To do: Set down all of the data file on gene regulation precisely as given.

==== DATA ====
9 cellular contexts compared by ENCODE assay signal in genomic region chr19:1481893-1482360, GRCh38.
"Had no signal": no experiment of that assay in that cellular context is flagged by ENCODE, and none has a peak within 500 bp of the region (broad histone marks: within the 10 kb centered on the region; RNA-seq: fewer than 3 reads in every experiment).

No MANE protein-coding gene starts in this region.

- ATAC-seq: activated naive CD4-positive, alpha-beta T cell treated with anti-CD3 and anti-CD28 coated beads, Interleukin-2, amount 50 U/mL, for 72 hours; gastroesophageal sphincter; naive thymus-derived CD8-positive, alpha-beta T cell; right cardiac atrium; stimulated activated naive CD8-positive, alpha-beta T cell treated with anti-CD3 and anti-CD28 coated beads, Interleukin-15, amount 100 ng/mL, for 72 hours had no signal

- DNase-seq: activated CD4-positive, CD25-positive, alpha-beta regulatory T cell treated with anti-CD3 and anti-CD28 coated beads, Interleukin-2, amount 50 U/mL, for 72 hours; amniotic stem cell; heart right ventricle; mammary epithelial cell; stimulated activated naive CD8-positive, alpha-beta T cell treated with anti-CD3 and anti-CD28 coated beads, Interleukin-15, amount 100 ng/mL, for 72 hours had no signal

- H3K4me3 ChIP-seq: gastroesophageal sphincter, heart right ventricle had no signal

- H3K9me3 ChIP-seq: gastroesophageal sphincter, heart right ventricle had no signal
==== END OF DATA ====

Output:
9 cellular contexts compared by ENCODE assay signal in genomic region chr19:1481893-1482360, GRCh38.
"Had no signal": no experiment of that assay in that cellular context is flagged by ENCODE, and none has a peak within 500 bp of the region (broad histone marks: within the 10 kb centered on the region; RNA-seq: fewer than 3 reads in every experiment).

No MANE protein-coding gene starts in this region.

- ATAC-seq: activated naive CD4-positive, alpha-beta T cell treated with anti-CD3 and anti-CD28 coated beads, Interleukin-2, amount 50 U/mL, for 72 hours; gastroesophageal sphincter; naive thymus-derived CD8-positive, alpha-beta T cell; right cardiac atrium; stimulated activated naive CD8-positive, alpha-beta T cell treated with anti-CD3 and anti-CD28 coated beads, Interleukin-15, amount 100 ng/mL, for 72 hours had no signal

- DNase-seq: activated CD4-positive, CD25-positive, alpha-beta regulatory T cell treated with anti-CD3 and anti-CD28 coated beads, Interleukin-2, amount 50 U/mL, for 72 hours; amniotic stem cell; heart right ventricle; mammary epithelial cell; stimulated activated naive CD8-positive, alpha-beta T cell treated with anti-CD3 and anti-CD28 coated beads, Interleukin-15, amount 100 ng/mL, for 72 hours had no signal

- H3K4me3 ChIP-seq: gastroesophageal sphincter, heart right ventricle had no signal

- H3K9me3 ChIP-seq: gastroesophageal sphincter, heart right ventricle had no signal